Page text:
The back is a solid piece of fabric from my stash (Erin McMorris Summersault, 54″ wide), used for convenience. In between is cotton batting (I think—it’s pieced from stash).
I couldn’t decide on how to quilt this, but knew I wanted to keep it simple (especially after just finishing something that was matchstick quilted!). Echoing seams with straight lines seemed too bland, so I selected a long serpentine stitch (E4 for other Husqvarna Viking Ruby owners), and stitched over the seams, then eyeballed a line down the center of each block. I used a variegated yellow-orange thread for all of it. After such little time to sew lately, it was comforting to me to whip up an entire quilt over the course of a few days.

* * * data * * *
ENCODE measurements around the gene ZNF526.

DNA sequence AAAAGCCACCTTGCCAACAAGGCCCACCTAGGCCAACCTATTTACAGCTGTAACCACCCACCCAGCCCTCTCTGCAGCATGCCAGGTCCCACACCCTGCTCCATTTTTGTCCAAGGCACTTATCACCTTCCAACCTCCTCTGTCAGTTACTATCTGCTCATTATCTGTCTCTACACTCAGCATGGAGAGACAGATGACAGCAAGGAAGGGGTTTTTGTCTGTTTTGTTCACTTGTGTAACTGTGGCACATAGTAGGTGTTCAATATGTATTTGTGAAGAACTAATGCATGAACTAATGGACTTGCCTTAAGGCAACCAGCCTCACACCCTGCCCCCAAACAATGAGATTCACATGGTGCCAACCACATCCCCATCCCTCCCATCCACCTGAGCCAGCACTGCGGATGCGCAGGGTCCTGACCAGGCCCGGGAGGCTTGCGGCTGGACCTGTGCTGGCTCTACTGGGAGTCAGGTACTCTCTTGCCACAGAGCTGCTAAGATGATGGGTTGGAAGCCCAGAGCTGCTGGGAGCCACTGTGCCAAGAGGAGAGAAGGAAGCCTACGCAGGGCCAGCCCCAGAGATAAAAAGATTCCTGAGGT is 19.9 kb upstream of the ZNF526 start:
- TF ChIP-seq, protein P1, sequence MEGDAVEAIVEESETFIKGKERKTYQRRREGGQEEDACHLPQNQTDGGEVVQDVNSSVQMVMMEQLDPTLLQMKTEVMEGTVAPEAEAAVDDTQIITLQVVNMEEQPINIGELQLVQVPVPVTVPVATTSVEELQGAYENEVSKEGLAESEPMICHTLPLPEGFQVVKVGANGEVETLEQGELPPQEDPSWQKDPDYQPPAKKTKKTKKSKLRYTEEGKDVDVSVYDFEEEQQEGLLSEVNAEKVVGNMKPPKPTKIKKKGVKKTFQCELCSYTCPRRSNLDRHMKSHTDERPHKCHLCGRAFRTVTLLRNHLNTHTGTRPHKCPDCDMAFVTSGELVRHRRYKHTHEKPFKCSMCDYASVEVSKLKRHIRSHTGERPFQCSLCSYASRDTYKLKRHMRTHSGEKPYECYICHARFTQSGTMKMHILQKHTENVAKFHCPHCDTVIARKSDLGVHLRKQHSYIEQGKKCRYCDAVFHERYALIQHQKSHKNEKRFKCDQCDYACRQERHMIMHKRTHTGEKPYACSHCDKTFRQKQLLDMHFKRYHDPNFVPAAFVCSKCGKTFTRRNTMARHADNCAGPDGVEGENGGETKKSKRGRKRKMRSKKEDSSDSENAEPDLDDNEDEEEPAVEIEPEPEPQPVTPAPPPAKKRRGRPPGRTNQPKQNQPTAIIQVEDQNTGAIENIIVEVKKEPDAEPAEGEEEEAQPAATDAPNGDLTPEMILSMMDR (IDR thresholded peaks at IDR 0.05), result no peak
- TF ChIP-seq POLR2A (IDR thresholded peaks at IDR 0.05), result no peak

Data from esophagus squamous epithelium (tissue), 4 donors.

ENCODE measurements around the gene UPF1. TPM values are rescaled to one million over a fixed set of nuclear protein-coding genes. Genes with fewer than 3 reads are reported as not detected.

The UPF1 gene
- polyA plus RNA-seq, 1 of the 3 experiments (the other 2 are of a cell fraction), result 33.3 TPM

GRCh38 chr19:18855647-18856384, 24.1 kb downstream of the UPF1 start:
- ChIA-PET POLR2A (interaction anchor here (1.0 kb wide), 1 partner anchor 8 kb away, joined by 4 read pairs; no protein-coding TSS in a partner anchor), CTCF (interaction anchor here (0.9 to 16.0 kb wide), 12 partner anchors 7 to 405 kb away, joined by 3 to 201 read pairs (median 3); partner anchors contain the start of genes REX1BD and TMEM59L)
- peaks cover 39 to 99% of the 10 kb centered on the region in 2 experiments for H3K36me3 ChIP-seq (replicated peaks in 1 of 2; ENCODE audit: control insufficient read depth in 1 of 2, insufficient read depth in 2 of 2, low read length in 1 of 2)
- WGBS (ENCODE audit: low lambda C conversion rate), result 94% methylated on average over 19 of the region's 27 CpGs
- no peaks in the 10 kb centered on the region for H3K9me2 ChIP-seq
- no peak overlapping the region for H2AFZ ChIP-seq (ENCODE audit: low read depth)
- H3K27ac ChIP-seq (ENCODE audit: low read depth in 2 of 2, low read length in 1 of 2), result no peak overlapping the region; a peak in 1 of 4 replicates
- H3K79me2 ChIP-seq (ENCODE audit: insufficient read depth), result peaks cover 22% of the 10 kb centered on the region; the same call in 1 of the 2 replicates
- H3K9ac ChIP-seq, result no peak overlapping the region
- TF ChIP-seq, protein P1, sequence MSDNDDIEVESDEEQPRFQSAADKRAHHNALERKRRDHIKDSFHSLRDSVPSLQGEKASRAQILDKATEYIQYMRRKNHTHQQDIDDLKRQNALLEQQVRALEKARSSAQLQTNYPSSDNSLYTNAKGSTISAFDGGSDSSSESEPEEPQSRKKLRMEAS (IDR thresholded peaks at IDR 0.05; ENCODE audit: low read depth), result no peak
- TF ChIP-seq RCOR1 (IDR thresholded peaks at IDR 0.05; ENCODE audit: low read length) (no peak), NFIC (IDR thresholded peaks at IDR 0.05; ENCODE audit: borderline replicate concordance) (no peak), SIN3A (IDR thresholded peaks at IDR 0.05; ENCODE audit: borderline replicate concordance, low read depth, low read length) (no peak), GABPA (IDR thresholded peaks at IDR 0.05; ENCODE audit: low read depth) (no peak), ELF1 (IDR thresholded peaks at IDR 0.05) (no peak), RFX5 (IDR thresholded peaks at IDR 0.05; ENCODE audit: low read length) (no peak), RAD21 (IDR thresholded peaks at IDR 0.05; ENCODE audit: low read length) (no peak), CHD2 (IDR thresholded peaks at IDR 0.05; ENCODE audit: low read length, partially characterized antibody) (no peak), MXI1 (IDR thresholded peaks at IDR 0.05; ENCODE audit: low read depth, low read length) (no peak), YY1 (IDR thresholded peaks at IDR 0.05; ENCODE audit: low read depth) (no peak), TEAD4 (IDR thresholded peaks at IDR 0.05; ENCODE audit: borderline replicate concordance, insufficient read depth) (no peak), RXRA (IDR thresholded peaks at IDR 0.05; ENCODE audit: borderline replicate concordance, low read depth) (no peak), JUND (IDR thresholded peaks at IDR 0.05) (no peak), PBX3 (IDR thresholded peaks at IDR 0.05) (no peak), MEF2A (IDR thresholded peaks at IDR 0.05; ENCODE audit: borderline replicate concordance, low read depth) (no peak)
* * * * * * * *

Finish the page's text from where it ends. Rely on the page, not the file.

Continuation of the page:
The light is all over the place on these photos, since yesterday wasn’t the best day for photographs. The detail shots with wood showing are probably the best representation of the color. I was on a compressed timeframe due to donating it at today’s meeting. The finishing touch was a cute little label we’ve ordered for guild charity quilts.
I hope it provides a child a bit of comfort as they settle into unfamiliar surroundings.
While in the middle of working on the F Word Quilt (Feminist), I thought a lot about labels, discrimination, and qualifiers. Sometime during the experience of sewing the myriad straight lines of quilting and trying to puzzle out how to do quilted lettering, I came up with the idea for this quilt.